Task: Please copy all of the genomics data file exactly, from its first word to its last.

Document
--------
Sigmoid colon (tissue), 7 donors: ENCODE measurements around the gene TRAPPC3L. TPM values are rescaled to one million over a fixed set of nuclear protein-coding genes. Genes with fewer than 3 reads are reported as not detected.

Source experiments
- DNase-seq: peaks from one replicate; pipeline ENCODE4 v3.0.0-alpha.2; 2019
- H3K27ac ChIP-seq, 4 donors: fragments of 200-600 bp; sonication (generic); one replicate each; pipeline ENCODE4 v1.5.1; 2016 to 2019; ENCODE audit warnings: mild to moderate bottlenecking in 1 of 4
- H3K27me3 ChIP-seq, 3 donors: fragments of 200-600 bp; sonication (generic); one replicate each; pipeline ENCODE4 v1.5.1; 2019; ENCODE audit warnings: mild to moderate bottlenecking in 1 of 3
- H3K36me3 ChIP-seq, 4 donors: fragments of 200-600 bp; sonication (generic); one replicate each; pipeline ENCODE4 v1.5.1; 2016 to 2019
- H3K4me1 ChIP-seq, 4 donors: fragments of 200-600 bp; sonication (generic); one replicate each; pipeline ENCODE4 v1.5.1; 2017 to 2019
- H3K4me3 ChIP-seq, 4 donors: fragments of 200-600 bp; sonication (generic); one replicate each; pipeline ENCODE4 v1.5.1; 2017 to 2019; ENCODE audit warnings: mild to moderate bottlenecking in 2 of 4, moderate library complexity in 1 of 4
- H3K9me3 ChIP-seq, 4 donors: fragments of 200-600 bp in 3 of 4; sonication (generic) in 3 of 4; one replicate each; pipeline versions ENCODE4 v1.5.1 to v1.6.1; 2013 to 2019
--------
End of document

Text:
Sigmoid colon (tissue), 7 donors: ENCODE measurements around the gene TRAPPC3L. TPM values are rescaled to one million over a fixed set of nuclear protein-coding genes. Genes with fewer than 3 reads are reported as not detected.

Source experiments
- DNase-seq: peaks from one replicate; pipeline ENCODE4 v3.0.0-alpha.2; 2019
- H3K27ac ChIP-seq, 4 donors: fragments of 200-600 bp; sonication (generic); one replicate each; pipeline ENCODE4 v1.5.1; 2016 to 2019; ENCODE audit warnings: mild to moderate bottlenecking in 1 of 4
- H3K27me3 ChIP-seq, 3 donors: fragments of 200-600 bp; sonication (generic); one replicate each; pipeline ENCODE4 v1.5.1; 2019; ENCODE audit warnings: mild to moderate bottlenecking in 1 of 3
- H3K36me3 ChIP-seq, 4 donors: fragments of 200-600 bp; sonication (generic); one replicate each; pipeline ENCODE4 v1.5.1; 2016 to 2019
- H3K4me1 ChIP-seq, 4 donors: fragments of 200-600 bp; sonication (generic); one replicate each; pipeline ENCODE4 v1.5.1; 2017 to 2019
- H3K4me3 ChIP-seq, 4 donors: fragments of 200-600 bp; sonication (generic); one replicate each; pipeline ENCODE4 v1.5.1; 2017 to 2019; ENCODE audit warnings: mild to moderate bottlenecking in 2 of 4, moderate library complexity in 1 of 4
- H3K9me3 ChIP-seq, 4 donors: fragments of 200-600 bp in 3 of 4; sonication (generic) in 3 of 4; one replicate each; pipeline versions ENCODE4 v1.5.1 to v1.6.1; 2013 to 2019